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Aleister Crowley Reads Inferno: Towards an Occult Reception of Strindberg

From: Scandinavian Studies
Volume 84, Number 3, Fall 2012
pp. 323-346 | 10.1353/scd.2012.0030

In lieu of an abstract, here is a brief excerpt of the content:

1. A Story of Kindred Souls

I was awakened to the knowledge that I possessed a magical means of becoming conscious of and satisfying a part of my nature which had up to that moment concealed itself from me. It was an experience of horror and pain, combined with a certain ghostly terror, yet at the same time it was the key to the purest and holiest spiritual ecstasy that exists.

(Crowley, Confessions 109)

Writing an article about the relationship between August Strindberg and the British writer and occultist Aleister Crowley (1875–1947) may at times resemble an account of parallel lives. If taken out of context, the excerpt above could fit into Strindberg’s Inferno just as well as into the book to which it belongs, the autobiography The Confessions of Aleister Crowley. Crowley’s magical experience, which took place in Stockholm on 31 December 1896, was the first in his life and became a turning point in his esoteric development. Meanwhile in Lund—not far removed and at about the same time—Strindberg was beginning his studies of Swedenborg, who profoundly influenced his mystical ideas (Brandell, Paris 231–2). More generally, it appears that Crowley, even though he was twenty-six years younger than Strindberg and had never met him, went through similar personal, spiritual, and artistic experiences in the decades between the two centuries. Both were born into religious, middle-class families; both experienced wealth and economic trouble; both turned to intense and heterogeneous writing after troubled university studies; and both experienced bohemian life in Paris and enjoyed contacts with the artistic avant-garde. Both went through personal crises and eventually found a guardian angel, as they each formulated it: Strindberg turned to Swedenborg (Inferno 202) and Crowley to the preternatural entity Aiwass, from which he claimed to have received the Liber Al Vel Legis or Book of the Law in 1904, the text that became the foundation of his esoteric thought, Thelema (Pasi, “Varieties” 156–60).

The aim of this article is to investigate Crowley’s acquaintance with Strindberg’s work and to explore its esoteric, scientific, and literary implications. I will concentrate on the review of Inferno (and, to a lesser degree, on that of Son of a Servant), which Crowley published in his journal The Equinox in 1913. These reviews provide important material for understanding the literary and/or esoteric productions of both authors. They offer evidence of the reception of Strindberg’s works in occult circles after the Inferno period. Such a reception based on his occult association invites a reconsideration of his introduction in Britain as a whole. Accordingly, a significant number of the early Strindberg translations were either done or published by esotericists, a fact that strongly affected the horizon of expectations of his readers, Crowley included. Most importantly, Crowley’s review questions Inferno’s reliability as an autobiography—an unusual developement in Strindberg’s early reception in Britain—and invites rather a reading informed by Crowley’s “scientific illuminism” and anti-Victorianism, two currents which were deeply rooted in the avant-garde and radical discourses of the age.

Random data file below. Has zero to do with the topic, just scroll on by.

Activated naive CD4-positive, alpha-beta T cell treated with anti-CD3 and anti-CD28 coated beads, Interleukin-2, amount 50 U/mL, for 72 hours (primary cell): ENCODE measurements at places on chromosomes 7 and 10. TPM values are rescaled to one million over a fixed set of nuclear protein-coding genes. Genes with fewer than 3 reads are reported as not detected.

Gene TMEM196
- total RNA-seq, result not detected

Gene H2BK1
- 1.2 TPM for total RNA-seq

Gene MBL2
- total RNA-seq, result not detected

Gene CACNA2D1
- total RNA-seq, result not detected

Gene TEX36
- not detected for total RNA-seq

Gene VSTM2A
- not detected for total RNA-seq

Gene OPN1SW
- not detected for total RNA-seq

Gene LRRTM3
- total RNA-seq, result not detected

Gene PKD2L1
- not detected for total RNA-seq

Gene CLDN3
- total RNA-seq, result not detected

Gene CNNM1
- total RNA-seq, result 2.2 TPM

2. Strindberg’s Early British Reception

By 1913, when Crowley reviewed Strindberg, Strindberg’s reputation in Britain was based mainly on an isolated translation of The Father and a handful of obscure productions of his plays (The Stronger in 1906 and 1909, The Father in 1911, Miss Julie and Creditors in 1912). A few articles had followed J. T. Grein’s unsuccessful attempt to stage The Father in 1893, which presented Strindberg primarily as a pessimist and misogynist (Rem, “Premature” 151). Twenty years later, this was still the predominant view when as many as twelve Strindberg translations were issued between 1912 and 1913, possibly capitalizing on the attention surrounding the author’s death in 1912. However, the numerous translations must not be equated with success, since Strindberg’s reception continued to suffer from hostility and accusations of misogyny (Ewbank 7–25; Robinson 10–9). Arguably, Strindberg’s legacy suffered from a lack of committed critics and translators such as William Archer and George Bernard Shaw, who had managed to introduce his colleague Henrik Ibsen on the British stage. A difficult acting style...

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